A VA loan, like an FHA loan, is a mortgage loan secured by the federal government. A VA, loan, though, is secured through the Veteran’s Administration** rather than the Federal Housing Administration. Like FHA loans, VA loans lower the barriers to homeownership by lowering downpayments and other costs, but they differ from other federally-backed loans in other important ways.
First, VA loans are only open to qualified veterans. To qualify you must be an eligible veteran who has an available loan entitlement; you must live move into the home and live in it within a reasonable period of time after closing; you must have a reasonable debt to income ratio; and you must have good credit. Even though there are some limitations on who can qualify for a VA loan, they are not severely restricted to people who served in the military. For instance, after meeting certain other qualifications, Reservists or National Guardsmen can qualify for VA loans. Un-remarried spouses of veterans who died as a result of service or service-related injuries can also qualify for VA loans. As well, U.S. citizens who served in the armed forces of a U.S. ally during World War II can qualify (so can their spouses). Those people who have some military service, but are still unable to qualify for a VA loan should check with the FHA to see if they can qualify for veteran’s loans through it.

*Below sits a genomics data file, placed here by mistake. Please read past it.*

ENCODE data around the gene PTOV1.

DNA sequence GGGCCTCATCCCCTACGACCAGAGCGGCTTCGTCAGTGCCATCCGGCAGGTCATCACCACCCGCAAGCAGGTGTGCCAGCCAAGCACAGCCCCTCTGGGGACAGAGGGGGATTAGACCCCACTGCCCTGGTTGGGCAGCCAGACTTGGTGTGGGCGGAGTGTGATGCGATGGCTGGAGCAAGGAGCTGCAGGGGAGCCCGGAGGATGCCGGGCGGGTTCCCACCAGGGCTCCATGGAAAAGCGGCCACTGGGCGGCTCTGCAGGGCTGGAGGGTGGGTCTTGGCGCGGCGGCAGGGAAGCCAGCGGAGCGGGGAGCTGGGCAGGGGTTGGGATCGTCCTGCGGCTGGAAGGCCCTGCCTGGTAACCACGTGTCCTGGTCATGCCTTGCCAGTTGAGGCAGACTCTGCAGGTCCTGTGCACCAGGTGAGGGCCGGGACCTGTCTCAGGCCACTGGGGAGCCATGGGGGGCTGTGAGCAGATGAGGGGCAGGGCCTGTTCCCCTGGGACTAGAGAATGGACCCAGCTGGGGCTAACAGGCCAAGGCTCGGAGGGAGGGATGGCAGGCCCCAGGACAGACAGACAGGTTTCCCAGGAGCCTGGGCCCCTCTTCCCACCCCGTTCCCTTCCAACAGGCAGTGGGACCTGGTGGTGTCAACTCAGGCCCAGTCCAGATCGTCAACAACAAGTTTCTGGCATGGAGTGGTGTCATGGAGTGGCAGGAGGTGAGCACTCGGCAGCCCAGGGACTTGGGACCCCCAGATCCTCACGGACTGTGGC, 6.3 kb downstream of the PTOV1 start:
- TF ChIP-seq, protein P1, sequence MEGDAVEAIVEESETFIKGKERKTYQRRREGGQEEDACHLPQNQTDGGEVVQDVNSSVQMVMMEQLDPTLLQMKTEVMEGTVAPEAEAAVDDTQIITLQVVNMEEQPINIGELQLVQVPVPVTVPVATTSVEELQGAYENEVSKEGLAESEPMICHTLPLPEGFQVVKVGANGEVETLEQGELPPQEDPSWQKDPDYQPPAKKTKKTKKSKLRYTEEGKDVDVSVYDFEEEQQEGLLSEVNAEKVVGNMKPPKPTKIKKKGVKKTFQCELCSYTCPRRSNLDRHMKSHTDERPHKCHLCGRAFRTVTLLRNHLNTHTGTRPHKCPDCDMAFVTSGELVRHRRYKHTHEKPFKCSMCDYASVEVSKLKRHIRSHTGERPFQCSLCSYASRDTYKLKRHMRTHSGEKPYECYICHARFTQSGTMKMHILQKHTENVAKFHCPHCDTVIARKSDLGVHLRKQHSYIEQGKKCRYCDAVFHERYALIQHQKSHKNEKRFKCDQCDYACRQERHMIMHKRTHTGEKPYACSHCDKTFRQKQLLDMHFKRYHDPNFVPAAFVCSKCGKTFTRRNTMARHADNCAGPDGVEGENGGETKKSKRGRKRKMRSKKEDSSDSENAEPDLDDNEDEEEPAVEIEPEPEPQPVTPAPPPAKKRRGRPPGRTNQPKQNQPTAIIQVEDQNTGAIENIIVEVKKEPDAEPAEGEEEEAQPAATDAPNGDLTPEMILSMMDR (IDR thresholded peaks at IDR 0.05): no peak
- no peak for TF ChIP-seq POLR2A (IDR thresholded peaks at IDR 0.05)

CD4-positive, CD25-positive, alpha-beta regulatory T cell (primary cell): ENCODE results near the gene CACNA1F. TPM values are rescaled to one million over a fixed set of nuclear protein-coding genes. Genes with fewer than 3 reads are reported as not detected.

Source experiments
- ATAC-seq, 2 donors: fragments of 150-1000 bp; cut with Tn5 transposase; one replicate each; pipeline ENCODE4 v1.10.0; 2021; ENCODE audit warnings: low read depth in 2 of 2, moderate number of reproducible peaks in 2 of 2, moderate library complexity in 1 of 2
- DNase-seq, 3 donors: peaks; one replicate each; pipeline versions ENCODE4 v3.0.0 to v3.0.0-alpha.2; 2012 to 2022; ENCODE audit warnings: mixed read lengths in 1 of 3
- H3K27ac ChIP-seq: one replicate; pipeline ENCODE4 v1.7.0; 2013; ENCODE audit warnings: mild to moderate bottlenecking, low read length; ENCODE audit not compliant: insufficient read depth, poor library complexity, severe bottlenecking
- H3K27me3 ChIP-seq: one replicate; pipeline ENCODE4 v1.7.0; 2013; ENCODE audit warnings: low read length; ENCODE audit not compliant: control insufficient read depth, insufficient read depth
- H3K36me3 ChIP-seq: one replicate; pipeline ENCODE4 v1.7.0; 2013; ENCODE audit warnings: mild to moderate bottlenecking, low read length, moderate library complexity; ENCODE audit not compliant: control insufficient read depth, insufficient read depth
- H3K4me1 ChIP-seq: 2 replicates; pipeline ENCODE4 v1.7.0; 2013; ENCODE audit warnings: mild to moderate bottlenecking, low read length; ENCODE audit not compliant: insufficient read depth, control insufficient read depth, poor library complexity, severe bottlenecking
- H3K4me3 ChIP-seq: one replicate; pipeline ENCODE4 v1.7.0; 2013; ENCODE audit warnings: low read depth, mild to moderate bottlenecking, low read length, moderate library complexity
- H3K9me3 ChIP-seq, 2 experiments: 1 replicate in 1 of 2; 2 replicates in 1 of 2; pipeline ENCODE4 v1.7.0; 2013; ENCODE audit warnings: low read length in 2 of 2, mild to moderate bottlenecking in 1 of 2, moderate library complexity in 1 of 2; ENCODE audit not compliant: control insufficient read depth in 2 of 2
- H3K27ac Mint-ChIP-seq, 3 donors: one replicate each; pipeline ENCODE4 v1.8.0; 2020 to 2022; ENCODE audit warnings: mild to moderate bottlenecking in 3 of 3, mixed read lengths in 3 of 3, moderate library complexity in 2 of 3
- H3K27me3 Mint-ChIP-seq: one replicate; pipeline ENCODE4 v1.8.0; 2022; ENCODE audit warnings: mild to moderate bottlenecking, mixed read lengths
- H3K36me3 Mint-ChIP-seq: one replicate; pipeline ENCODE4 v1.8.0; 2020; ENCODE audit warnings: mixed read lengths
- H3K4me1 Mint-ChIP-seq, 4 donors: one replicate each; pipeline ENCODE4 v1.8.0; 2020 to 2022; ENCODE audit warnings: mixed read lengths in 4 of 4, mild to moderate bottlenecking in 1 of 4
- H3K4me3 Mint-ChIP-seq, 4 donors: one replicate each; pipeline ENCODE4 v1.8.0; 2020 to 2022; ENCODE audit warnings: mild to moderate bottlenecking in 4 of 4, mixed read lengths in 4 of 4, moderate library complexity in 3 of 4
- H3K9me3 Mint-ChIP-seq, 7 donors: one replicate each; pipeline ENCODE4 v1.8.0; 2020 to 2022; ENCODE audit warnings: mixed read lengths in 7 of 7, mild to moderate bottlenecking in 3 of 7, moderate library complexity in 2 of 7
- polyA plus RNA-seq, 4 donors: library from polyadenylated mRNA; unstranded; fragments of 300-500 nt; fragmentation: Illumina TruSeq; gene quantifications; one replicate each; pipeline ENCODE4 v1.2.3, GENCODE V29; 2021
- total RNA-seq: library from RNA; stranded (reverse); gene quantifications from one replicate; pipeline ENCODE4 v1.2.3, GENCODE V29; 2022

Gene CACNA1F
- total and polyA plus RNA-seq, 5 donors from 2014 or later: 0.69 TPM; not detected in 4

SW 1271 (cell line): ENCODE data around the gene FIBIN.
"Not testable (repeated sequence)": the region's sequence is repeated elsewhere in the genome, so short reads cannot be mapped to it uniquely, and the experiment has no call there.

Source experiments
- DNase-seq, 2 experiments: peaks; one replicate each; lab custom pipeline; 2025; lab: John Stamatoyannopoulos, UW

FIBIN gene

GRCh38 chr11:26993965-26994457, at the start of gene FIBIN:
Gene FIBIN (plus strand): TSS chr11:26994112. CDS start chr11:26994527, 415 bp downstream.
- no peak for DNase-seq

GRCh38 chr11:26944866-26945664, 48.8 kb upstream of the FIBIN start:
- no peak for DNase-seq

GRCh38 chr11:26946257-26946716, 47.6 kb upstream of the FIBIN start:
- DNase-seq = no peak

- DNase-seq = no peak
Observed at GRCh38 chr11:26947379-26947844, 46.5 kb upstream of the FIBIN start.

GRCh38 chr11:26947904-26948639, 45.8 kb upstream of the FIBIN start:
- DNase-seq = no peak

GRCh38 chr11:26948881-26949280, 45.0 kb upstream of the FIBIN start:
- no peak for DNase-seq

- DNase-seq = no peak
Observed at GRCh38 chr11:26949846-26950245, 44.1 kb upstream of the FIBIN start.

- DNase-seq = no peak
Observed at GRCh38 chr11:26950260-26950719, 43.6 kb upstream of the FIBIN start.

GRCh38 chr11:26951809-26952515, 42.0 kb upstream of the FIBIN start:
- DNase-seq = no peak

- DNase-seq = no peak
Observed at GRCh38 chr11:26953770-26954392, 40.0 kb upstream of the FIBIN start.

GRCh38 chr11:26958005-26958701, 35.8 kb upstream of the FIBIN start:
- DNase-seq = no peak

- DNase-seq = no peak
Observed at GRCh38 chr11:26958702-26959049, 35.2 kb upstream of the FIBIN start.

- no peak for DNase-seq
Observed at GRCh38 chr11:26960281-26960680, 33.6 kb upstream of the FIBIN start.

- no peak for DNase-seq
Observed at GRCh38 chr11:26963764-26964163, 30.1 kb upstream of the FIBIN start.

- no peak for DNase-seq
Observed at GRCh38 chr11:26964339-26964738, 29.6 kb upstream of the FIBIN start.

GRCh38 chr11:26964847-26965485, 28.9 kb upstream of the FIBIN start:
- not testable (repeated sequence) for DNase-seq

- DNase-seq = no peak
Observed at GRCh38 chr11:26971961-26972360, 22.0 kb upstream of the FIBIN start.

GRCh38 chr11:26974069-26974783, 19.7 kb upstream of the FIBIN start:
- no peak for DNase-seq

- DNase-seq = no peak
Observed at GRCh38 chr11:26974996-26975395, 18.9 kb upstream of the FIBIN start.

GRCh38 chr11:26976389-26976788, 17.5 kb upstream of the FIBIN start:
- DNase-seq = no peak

Second, VA loans offer considerably more advantages than FHA loans. For instance, VA loans require no downpayment; they offer fixed, competitive interest rates, no matter the buyer’s credit history; and they have limitations on closing costs. Further, VA loans have long amortization periods (for conventional funding the terms are usually 15 or 30 years, but VA loans can be longer or somewhere in between) and afford the right to prepay the mortgage without penalty. VA loans are assumable, meaning that veterans can sell their homes to non-veterans and afford the buyer the benefits of a VA loan. One of the biggest benefits of a VA loan is forbearance. This means that the federal government extend leniency to veterans experiencing temporary financial hardship.
A third way in which VA loans differ from FHA loans, and is not an advantage, is that VA loans only secure half of the mortgage loan. Sometimes, FHA loans secure more than half or all of the loan. Though the other advantages of a VA loan may outweigh this, it is still something to consider.